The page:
Sunday, December 21, 2008

John Lennon - Compositions

Label: Vigotone, VT-191

Vigotone is proud to present Compositions, a collection of excellent quality home recordings taped on John Lennon's piano at Tittenhurst Park following the legendary Plastic Ono Band sessions in the fall of 1970. While some of these songs have appeared on previous releases, this is the first time that the complete tape has appeared in its unedited form. Highlights included a post-Beatles version of "Help!" and early versions of songs that would appear on Imagine and Mind Games.

1. Make Love, Not War
2. I'm The Greatest
3. I'm The Greatest
4. How?
5. Child Of Nature
6. Child Of Nature
7. Oh Yoko!
8. Sally And Billy
9. Sally And Billy
10. Rock And Roll People
11. Oh Yoko!
12. Oh Yoko!
13. Help!
14. instrumental
15. Happy Christmas
16. Happy Christmas
17. People Get Ready/How?
18. How?
19. How?
20. My Heart Is In Your Hands
21. Mailman, Bring Me No More Blues
22. I Promise
23. You Know How Hard It Is
24. I'll Make You Happy
25. I'll Make You Happy

Playing Time - (1:01:40)

(P) (C) MM Vigotone Industries - All Rights Reversed

Liner Notes


On behalf of John Lennon, his and Paul McCartney's music publishing company, Maclen, bought this fine Georgian house and 72 acre estate on May 4, 1969 for $150,000.00. After moving in on August 11, John and Yoko lived here for three years until settling in New York in September 1971. In September 1973 it was sold to Ringo Starr who moved out in early 1988, selling to the ruler of Abu Dhabi, Sheik Zayed bin Sultan alNahyan. In 1989 and 1990 the house and grounds underwent extensive rebuilding, including the erection of a nine foot high security wall around the entire estate. During this renovation almost all the Lennon/Starkey fittings were scrapped.

Originally, the main house comprised many small rooms, but walls were ripped out at John and Yoko's request to create more open space. Much of the ground floor at the front of the house was converted to a single large room, decorated in white. John and Yoko also had an eight-track recording studio installed, as well as film editing equipment. The studio, named Ascot Sound during John and Yoko's tenure and Startling Studios during Ringo's, was where John recorded his album Imagine.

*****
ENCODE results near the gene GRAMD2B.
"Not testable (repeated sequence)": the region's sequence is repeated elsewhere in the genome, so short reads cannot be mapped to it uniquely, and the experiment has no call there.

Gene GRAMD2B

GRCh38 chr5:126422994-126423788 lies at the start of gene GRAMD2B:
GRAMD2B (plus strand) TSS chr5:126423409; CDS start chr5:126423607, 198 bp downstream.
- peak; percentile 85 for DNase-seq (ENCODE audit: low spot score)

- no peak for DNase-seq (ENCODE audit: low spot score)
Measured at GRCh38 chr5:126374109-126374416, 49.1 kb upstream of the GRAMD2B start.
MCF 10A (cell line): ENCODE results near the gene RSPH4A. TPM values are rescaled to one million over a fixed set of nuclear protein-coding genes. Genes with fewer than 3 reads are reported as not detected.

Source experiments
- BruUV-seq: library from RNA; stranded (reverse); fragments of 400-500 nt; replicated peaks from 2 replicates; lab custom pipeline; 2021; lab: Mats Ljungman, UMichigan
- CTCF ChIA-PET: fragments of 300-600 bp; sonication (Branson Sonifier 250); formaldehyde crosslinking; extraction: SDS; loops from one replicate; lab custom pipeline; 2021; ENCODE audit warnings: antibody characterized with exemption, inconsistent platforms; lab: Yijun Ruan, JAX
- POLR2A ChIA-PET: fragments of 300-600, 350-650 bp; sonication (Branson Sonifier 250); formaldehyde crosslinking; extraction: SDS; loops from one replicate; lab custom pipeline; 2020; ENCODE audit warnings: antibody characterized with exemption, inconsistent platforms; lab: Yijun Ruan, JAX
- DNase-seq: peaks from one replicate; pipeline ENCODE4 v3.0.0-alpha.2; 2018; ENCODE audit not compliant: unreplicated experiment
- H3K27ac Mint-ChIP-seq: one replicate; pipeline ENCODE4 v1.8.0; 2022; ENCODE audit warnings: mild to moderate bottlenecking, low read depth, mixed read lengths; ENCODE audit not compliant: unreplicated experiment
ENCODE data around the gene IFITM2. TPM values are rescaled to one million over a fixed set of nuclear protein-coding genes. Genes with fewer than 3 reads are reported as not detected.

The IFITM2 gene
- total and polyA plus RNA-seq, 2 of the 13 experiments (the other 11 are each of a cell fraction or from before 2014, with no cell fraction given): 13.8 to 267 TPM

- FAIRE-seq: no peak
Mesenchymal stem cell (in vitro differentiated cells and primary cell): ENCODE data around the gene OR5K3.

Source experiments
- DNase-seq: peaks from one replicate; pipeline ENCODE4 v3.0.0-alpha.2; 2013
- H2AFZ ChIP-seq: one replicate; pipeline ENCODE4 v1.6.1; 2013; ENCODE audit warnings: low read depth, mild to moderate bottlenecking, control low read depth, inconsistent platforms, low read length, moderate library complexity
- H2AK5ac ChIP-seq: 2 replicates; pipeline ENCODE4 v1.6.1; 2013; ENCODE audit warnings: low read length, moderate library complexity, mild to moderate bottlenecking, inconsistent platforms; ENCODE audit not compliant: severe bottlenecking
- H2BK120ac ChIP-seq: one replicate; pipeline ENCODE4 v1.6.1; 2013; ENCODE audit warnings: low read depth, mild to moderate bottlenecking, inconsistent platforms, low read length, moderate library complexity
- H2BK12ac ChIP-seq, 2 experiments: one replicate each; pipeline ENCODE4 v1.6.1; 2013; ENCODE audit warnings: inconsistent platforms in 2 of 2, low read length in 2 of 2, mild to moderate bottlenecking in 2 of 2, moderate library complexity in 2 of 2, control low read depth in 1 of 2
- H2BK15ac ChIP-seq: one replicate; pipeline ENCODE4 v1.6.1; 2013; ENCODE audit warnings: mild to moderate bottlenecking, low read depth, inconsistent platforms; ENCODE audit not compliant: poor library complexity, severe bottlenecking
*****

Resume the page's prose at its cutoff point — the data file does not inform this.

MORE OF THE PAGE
The gardens, named Tittenhurst Park, had been open to the public until the Lennons moved in. They date back to 1763 and are internationally renowned among dendrologists for their scores of interesting trees, many rare.

Tittenhurst Park was the location for the final photo session showing the Beatles together, an historic event which took place on Friday August 22, 1969, two days after their final recording session together. It was caught by the cameras of Ethan Russell, veteran Daily Mail man Monty Fresco and the Beatles' assistant Mal Evans. Some amateurish film footage was shot on this day and can be seen at the end of the Anthology video series.

For the occasion, John and George donned wide-brimmed cowboy hats. Yoko Ono Lennon and the heavily pregnant Linda McCartney appeared in some photographs too. Also present was the Apple press officer, Derek Taylor.

Selected photographs from this Tittenhurst Park session were issued by Apple as publicity material and have been published the world over. Three shots (by Ethan Russell) formed the front and back covers of the Capitol compilation album Hey Jude, issued in February 1970.

Tittenhurst text adapted from The Beatles London by P. Schreuders/M. Lewisohn/A. Smith

1. Make Love, Not War (4:12)
Early version of "Mind Games".

2. I'm The Greatest (1:36)
3. I'm The Greatest (0:40)
Two passes of a song later given to Ringo.

4. How? (1:50)
First pass.

5. Child Of Nature (0:56)
6. Child Of Nature (1:16)
John revisits his unused 1968 composition.

7. Oh Yoko! (0:50)
First pass.

8. Sally And Billy (1:16)
9. Sally And Billy (1:38)
Two passes of a song John would return to at the Dakota.

10. Rock And Roll People (4:21)
Early version of the song given to Johnny Winter.

11. Oh Yoko! (2:51)
12. Oh Yoko! (0:47)
Second and third passes.

13. Help! (2:24)
John attempts to work up a new arrangement.

14. instrumental (4:12)
Unknown song

15. Happy Christmas (3:18)
16. Happy Christmas (2:26)
Two passes at a seasonal message.

17. People Get Ready / How? (5:25)
18. How? (5:05)
19. How? (4:51)
Three more attempts to polish the song.

20. My Heart Is In Your Hands (1:34)
Unknown song

21. Mailman, Bring Me No More Blues (2:06)
One of John's favorite Buddy Holly numbers.

22. I Promise (2:47)
Part of this was worked into the song "Mind Games".
23. You Know Hard It Is (1:59)
Unknown song

24. I'll Make You Happy (1:56)
Unknown song

25. I'll Make You Happy (3:42)
Unknown song

Playing Time - 64 minutes 43 seconds